As you walk around Istanbul, you’ll be joined by any number of English-speakers who would be happy to show you the sights and their rug shop later. If you feel you can benefit from a less-obtrusive guide, just join one of the many tours in progress, they’ll never notice you’re there (well, maybe, if you try to slip on their bus).
Istanbul also has a number of inexpensive Cyber cafes (Princess charges 35 cents a minute) in case you can’t survive without accessing your email.
Kusadasi: You will need a taxi to get to Ephesus but the trip is a must. We joined with two other couples at the taxi area to bargain for a cab. It’s tricky. Not only the rates, but the condition of the cab, and the number of sites you’ll visit negotiable. We negotiated the Virgin Mary’s last residence (recommended for the wonderful view apart from its religious value), Ephesus (one can spend two or more days walking about here), and T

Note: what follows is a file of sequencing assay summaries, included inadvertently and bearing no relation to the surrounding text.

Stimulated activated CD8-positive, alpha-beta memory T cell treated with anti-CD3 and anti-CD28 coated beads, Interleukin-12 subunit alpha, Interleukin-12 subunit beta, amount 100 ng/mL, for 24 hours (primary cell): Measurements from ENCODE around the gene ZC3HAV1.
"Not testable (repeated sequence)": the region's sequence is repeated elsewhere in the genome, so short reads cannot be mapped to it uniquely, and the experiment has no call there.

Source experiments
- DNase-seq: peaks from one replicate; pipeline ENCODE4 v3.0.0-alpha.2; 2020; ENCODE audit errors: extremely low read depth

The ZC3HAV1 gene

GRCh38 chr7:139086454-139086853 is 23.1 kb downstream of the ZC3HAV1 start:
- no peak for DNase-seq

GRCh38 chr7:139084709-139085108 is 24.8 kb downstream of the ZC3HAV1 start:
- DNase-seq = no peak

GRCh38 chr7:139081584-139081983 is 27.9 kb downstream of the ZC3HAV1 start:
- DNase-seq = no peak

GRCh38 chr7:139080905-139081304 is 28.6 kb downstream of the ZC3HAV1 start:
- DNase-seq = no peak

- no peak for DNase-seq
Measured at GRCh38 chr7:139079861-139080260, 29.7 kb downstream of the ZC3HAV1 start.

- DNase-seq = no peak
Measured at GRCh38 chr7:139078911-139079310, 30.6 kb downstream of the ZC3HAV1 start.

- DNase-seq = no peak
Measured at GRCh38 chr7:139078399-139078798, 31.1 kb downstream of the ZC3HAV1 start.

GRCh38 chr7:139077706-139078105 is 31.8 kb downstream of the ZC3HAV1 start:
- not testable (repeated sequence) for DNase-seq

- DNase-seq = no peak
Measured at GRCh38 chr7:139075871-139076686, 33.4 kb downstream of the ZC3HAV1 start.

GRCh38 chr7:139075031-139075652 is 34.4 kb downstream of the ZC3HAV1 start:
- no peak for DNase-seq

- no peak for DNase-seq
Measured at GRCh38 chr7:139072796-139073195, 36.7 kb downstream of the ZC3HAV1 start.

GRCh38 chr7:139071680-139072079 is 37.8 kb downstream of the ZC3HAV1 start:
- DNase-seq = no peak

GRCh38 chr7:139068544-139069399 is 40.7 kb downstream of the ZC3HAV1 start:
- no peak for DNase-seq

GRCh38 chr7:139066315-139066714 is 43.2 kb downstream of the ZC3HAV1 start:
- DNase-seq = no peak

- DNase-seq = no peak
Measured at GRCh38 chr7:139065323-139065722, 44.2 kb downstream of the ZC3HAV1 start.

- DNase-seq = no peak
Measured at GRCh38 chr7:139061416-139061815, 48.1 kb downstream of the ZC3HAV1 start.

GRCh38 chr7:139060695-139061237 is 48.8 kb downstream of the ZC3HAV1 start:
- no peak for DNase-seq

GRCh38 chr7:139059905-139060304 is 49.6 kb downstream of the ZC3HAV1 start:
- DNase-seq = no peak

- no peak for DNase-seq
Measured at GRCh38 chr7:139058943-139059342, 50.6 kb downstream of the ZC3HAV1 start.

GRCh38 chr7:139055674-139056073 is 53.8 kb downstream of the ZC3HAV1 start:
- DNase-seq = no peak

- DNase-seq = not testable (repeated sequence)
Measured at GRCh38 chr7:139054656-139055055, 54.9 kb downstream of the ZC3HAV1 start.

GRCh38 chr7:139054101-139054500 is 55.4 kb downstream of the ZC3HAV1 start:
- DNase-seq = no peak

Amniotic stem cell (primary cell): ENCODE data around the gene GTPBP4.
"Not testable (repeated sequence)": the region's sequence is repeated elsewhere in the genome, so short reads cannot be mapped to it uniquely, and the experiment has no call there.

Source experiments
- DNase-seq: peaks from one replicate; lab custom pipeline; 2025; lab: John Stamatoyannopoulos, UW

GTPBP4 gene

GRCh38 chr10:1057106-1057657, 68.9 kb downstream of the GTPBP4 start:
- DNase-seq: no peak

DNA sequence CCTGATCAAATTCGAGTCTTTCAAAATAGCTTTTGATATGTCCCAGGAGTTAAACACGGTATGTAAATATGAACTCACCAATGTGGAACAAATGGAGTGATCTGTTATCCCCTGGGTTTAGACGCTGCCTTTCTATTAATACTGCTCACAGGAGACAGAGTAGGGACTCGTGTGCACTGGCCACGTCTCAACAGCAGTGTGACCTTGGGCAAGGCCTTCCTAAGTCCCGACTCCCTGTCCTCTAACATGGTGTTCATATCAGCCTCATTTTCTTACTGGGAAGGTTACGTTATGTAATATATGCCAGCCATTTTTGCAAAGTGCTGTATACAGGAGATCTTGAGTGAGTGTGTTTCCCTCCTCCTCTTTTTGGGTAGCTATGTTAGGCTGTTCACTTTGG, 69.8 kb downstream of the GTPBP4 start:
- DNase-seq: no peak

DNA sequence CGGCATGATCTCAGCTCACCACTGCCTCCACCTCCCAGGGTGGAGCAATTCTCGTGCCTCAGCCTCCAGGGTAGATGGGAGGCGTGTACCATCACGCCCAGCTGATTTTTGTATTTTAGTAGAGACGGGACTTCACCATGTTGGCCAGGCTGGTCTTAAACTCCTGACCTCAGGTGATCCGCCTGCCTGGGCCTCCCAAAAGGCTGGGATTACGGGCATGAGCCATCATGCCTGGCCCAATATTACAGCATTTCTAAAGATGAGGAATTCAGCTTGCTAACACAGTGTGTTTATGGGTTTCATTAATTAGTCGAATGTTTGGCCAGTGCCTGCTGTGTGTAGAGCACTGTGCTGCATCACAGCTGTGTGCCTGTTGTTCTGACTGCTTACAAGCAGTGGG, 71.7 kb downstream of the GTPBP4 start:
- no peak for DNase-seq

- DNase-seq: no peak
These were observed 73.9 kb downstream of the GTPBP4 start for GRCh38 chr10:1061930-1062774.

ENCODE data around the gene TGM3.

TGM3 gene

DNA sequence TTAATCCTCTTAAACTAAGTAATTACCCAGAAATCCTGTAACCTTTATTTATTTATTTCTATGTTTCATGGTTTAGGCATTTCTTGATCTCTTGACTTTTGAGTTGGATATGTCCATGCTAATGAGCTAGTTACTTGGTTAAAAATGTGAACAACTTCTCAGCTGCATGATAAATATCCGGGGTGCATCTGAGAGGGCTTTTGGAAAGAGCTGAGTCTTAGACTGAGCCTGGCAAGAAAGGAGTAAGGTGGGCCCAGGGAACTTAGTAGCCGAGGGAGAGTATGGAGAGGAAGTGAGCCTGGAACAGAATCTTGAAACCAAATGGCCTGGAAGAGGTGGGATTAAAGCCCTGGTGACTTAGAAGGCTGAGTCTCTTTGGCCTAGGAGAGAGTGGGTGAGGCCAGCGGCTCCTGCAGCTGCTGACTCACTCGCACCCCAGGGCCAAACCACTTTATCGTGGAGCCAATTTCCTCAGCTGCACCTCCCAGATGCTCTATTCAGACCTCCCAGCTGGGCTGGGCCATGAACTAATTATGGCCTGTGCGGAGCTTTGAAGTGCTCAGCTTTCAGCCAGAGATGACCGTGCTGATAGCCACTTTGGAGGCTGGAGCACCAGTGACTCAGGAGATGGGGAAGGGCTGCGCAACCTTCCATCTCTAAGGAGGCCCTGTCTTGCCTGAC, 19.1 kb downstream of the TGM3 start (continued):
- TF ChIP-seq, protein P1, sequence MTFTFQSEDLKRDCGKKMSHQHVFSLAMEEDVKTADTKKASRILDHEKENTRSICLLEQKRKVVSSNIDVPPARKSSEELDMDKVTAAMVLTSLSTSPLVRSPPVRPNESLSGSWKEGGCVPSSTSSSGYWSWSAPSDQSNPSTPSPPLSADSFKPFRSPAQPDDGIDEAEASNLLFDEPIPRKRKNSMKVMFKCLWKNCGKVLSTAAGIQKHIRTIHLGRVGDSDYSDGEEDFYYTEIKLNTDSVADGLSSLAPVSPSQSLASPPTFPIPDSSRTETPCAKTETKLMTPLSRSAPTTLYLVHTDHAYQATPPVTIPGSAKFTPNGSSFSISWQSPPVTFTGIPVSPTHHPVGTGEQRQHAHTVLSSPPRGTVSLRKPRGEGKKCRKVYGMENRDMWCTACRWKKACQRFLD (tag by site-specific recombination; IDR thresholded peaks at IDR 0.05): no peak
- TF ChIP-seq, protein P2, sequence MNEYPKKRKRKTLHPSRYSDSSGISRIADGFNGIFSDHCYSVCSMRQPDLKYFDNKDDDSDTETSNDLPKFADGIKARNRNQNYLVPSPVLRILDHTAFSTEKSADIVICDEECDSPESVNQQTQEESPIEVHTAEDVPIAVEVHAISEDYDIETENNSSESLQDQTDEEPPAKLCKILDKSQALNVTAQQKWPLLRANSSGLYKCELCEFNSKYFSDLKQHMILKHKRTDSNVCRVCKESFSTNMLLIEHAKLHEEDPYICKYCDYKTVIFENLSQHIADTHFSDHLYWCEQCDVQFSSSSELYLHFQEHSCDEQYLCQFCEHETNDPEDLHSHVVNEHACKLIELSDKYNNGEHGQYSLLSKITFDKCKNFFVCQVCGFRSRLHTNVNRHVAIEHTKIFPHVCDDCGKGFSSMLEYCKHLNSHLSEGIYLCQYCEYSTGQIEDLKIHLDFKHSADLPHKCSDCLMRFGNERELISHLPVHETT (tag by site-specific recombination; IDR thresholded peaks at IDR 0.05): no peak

the Basilica (this last was one sight too many as far as my wife and I were concerned) for 80 Euros split three ways. No air-conditioning and my wife sat in my lap.
Our driver stopped at a leather shop on the way back, but then, so did the Princess big-bucks tour. Prices in the Kusadasi shops are between discount and department store, stateside.
Athens: It’s a 20-minute walk counter-clockwise along the Pireaus harbour to the metro but you can easily pick up inexpensive Greek edibles and Ouzo on the way back. 0.60 Euro brings you to the Plaka stop in Athens and a short walk to the Acropolis. (Validate your ticket before boarding the metro.) Walk on to the Olympic site, the National Gardens, the changing of the Guard at the Greek President’s house, the Parliament Buildings, and another metro stop.
That evening, be sure to check out the view passing the Messina Strait (between Italy and Sicily), and the Stromboli Volcano (best seen after you pass it).